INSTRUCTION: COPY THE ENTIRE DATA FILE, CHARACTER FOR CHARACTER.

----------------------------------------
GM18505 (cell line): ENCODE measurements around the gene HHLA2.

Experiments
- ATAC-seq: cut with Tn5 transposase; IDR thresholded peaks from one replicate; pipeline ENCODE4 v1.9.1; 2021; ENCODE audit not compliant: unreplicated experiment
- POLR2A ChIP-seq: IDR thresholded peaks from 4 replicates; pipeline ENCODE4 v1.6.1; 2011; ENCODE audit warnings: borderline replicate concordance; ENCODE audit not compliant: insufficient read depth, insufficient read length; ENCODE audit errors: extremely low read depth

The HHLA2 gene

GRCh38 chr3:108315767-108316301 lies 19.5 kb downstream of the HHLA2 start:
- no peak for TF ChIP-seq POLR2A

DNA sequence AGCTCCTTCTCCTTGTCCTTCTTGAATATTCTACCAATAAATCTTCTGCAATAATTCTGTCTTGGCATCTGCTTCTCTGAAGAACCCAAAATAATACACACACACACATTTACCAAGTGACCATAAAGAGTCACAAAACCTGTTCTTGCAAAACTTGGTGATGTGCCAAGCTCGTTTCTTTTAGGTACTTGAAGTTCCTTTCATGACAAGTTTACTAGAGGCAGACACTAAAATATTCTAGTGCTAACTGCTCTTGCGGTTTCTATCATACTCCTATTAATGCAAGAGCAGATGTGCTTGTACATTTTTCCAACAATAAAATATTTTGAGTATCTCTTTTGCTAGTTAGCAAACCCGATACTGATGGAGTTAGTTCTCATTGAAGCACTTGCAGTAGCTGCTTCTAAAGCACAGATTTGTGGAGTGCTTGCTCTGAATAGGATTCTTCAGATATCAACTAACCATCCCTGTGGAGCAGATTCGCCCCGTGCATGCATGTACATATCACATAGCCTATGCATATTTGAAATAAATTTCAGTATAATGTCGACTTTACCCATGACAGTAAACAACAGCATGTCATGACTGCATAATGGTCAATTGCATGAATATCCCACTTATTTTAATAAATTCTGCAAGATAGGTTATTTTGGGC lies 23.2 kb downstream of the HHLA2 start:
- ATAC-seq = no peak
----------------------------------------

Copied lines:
GM18505 (cell line): ENCODE measurements around the gene HHLA2.

Experiments
- ATAC-seq: cut with Tn5 transposase; IDR thresholded peaks from one replicate; pipeline ENCODE4 v1.9.1; 2021; ENCODE audit not compliant: unreplicated experiment
- POLR2A ChIP-seq: IDR thresholded peaks from 4 replicates; pipeline ENCODE4 v1.6.1; 2011; ENCODE audit warnings: borderline replicate concordance; ENCODE audit not compliant: insufficient read depth, insufficient read length; ENCODE audit errors: extremely low read depth

The HHLA2 gene

GRCh38 chr3:108315767-108316301 lies 19.5 kb downstream of the HHLA2 start:
- no peak for TF ChIP-seq POLR2A

DNA sequence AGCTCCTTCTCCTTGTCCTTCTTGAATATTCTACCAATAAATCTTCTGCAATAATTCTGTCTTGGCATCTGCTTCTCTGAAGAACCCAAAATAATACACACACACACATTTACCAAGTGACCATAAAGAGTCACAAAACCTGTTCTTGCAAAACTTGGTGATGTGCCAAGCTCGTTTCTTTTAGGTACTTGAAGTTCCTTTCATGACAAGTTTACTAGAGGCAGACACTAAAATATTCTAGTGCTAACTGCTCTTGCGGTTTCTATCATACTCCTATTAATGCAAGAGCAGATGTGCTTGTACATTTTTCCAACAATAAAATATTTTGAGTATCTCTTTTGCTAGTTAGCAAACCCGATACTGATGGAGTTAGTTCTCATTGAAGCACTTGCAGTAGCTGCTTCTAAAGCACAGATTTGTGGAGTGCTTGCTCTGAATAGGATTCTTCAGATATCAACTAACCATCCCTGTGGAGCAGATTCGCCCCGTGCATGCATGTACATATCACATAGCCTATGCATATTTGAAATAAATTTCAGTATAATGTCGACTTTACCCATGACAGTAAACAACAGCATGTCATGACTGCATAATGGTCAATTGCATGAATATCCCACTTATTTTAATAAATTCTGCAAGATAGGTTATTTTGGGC lies 23.2 kb downstream of the HHLA2 start:
- ATAC-seq = no peak